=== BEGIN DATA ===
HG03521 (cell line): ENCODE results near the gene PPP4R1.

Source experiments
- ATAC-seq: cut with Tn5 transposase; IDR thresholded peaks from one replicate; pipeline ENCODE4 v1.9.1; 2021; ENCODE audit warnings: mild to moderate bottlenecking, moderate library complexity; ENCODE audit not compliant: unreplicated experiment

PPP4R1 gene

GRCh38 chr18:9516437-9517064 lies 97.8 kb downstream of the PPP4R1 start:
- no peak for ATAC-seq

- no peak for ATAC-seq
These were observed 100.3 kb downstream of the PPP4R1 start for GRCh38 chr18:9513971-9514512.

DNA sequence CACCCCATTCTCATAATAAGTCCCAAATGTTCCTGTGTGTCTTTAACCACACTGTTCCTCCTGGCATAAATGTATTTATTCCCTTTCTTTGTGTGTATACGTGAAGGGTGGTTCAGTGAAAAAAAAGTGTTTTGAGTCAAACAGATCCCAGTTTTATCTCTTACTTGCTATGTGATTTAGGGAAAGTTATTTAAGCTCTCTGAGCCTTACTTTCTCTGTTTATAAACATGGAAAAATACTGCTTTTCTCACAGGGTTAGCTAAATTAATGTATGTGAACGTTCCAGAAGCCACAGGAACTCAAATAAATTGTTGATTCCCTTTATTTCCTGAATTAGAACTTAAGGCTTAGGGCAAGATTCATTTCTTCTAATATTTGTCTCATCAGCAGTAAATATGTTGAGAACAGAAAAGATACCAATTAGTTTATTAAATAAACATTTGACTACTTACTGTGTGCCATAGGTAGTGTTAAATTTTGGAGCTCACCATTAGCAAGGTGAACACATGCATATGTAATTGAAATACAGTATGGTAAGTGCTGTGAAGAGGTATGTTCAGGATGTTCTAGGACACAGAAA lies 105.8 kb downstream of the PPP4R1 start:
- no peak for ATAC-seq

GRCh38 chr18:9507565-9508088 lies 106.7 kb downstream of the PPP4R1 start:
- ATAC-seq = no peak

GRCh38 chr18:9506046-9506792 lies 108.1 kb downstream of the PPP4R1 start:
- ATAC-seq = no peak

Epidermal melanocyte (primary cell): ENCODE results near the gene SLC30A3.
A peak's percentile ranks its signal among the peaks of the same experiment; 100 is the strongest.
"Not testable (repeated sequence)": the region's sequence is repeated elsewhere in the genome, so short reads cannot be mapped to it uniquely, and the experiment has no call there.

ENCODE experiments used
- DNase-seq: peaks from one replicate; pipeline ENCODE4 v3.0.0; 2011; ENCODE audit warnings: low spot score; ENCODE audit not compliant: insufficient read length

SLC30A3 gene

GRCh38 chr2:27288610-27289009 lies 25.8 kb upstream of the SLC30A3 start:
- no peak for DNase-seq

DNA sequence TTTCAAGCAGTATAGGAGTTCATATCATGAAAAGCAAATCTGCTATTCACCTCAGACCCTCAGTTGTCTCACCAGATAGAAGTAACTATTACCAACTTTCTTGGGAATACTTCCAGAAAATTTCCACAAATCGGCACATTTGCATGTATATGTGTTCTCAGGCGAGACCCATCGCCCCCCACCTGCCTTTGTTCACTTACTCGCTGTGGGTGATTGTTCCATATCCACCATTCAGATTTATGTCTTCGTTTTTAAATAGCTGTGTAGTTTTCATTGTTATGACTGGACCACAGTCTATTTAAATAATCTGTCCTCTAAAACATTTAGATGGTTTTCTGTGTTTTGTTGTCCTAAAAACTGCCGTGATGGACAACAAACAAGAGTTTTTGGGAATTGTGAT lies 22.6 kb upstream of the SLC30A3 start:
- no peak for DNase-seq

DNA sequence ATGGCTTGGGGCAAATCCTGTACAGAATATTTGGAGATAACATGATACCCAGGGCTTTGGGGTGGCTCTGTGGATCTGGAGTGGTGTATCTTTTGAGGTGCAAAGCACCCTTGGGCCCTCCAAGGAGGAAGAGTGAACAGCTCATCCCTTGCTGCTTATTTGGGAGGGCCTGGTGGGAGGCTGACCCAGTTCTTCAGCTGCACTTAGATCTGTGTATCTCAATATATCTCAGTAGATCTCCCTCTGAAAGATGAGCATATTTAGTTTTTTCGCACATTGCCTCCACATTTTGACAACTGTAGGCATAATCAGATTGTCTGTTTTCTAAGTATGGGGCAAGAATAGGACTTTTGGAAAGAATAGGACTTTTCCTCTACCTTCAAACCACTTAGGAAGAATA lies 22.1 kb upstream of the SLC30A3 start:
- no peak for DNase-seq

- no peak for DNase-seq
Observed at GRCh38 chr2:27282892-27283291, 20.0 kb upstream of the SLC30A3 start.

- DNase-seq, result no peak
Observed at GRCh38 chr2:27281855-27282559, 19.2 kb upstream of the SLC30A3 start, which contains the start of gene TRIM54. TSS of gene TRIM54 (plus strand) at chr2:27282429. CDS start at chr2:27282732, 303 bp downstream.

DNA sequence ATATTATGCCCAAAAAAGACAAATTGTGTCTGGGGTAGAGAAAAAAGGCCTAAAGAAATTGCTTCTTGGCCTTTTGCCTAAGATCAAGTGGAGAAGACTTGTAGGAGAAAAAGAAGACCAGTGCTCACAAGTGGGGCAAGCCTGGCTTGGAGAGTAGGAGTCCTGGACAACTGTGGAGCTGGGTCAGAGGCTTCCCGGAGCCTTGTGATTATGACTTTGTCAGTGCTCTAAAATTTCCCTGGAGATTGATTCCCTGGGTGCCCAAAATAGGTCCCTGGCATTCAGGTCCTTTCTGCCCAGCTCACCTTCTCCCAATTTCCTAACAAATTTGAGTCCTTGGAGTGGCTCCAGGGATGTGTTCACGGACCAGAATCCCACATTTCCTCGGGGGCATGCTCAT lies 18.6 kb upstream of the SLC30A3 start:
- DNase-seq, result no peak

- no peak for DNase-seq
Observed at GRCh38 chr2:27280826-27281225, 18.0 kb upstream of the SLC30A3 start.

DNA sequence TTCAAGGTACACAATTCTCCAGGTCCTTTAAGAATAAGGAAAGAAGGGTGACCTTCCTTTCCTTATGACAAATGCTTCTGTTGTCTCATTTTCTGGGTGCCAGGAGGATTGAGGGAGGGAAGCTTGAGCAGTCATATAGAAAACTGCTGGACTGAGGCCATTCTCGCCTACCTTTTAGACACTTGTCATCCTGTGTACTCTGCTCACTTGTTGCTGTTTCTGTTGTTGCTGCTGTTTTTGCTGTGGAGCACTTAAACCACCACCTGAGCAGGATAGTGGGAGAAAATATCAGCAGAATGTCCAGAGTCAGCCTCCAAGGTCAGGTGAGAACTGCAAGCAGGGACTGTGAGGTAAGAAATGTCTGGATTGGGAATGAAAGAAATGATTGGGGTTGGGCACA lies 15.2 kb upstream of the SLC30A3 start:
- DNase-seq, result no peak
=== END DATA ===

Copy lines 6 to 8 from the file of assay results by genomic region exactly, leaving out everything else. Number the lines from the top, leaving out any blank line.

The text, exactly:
- no peak for ATAC-seq

- no peak for ATAC-seq
These were observed 100.3 kb downstream of the PPP4R1 start for GRCh38 chr18:9513971-9514512.